Let's put a few things in perspective before we mourn the passing of Pakistani opposition leader Benazir Bhutto, who was assassinated by a gunman prior to a suicide bombing today that took 20 lives at a campaign rally in
. An earlier attempt on her life killed 140 people in October shortly after she returned from exile. Rawalpindi
It speaks volumes that:
* Bhutto, who herself was duplicitous and corrupt as the leader of this troubled nation, nevertheless was seen as a vast improvement over President Pervez Musharaff.
*The Bush administration not only has thrown in its lot with Musharaff as its key regional ally, but has repeatedly helped prop up his repressive regime, pouring billions of dollars into a rat hole that has become a safe haven for the very terrorists both nations profess to want to eradicate, while claiming that great strides are being made in heartland of the Global War on Terror.
*Other than obligatory tut-tutting, the assassination will have no impact on the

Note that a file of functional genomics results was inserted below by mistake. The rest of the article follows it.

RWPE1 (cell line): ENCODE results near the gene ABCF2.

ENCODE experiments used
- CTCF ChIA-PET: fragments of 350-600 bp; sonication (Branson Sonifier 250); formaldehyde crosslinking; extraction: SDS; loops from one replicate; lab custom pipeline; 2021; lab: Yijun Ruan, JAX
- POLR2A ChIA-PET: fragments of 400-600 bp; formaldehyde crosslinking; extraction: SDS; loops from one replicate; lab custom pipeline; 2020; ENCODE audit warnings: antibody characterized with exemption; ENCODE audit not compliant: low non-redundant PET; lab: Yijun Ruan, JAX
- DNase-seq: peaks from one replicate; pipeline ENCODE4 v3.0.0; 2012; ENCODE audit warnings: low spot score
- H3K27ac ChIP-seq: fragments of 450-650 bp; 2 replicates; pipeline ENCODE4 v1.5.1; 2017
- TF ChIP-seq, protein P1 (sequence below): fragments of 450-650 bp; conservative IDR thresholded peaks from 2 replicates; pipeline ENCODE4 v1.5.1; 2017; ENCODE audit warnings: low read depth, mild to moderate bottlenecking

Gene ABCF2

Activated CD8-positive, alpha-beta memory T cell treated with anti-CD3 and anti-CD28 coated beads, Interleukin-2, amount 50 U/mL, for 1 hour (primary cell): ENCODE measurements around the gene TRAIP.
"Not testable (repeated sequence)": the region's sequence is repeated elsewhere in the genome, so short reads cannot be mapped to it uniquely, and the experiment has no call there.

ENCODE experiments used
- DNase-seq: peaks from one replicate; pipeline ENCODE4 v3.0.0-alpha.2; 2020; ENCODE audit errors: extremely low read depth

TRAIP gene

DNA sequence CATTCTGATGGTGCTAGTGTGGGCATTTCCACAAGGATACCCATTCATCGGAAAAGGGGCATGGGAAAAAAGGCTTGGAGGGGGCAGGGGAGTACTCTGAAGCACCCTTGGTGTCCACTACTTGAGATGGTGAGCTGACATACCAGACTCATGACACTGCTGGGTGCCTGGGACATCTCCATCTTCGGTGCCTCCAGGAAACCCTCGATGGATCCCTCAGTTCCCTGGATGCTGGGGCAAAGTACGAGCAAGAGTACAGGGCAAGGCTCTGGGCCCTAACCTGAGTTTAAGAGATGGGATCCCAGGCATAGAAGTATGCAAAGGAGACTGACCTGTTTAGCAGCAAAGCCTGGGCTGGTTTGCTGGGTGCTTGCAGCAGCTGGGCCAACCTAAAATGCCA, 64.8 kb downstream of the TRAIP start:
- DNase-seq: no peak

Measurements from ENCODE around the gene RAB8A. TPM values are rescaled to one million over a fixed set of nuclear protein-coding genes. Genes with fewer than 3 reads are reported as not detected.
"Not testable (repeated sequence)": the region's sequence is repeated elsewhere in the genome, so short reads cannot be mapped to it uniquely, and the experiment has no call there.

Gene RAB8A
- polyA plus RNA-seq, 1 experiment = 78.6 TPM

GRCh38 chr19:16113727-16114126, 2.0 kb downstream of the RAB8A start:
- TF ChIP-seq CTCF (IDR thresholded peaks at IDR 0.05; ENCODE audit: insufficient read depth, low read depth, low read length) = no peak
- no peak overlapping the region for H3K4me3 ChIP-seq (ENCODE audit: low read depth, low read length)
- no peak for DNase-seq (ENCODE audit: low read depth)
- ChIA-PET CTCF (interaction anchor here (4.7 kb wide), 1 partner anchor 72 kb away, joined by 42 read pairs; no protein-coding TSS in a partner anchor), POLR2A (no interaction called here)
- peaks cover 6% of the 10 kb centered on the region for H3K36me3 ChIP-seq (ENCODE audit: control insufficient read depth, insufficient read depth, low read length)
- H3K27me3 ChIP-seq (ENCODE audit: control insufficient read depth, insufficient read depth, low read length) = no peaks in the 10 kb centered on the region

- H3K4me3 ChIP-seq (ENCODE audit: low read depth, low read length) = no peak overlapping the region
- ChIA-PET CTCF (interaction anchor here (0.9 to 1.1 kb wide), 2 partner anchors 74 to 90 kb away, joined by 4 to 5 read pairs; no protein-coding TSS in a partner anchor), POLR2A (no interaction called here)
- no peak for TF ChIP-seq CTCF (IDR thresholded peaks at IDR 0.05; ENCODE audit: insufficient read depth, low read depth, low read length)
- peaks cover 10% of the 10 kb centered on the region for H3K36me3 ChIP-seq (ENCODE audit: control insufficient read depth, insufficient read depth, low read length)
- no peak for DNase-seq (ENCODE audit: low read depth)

. Foreign policy generally and the U.S. presidential race U.S.'s deeply troubled relationship with specifically are pretty much non starters in this topsy-turvy campaign season. Pakistan
The immediate upshot of Bhutto's assassination will be that it gives Musharaff a convenient excuse to postpone parliamentary elections scheduled for next month.
Her death comes just days after Musharraf lifted a state of emergency that he had used to suspend the Constitution and arrest thousands of political opponents on the largely spurious claim that they were terrorist threats.
Bhutto, warts and all, was widely seen as an appealing alternative to Musharraf and eight years of military rule in a supposed democracy, but her tragic passing will have little effect.
It will continue to be business as usual in
Islamabadand . You can bet on it. Washington
Photograph by T. Mughal/European Pressphoto Agency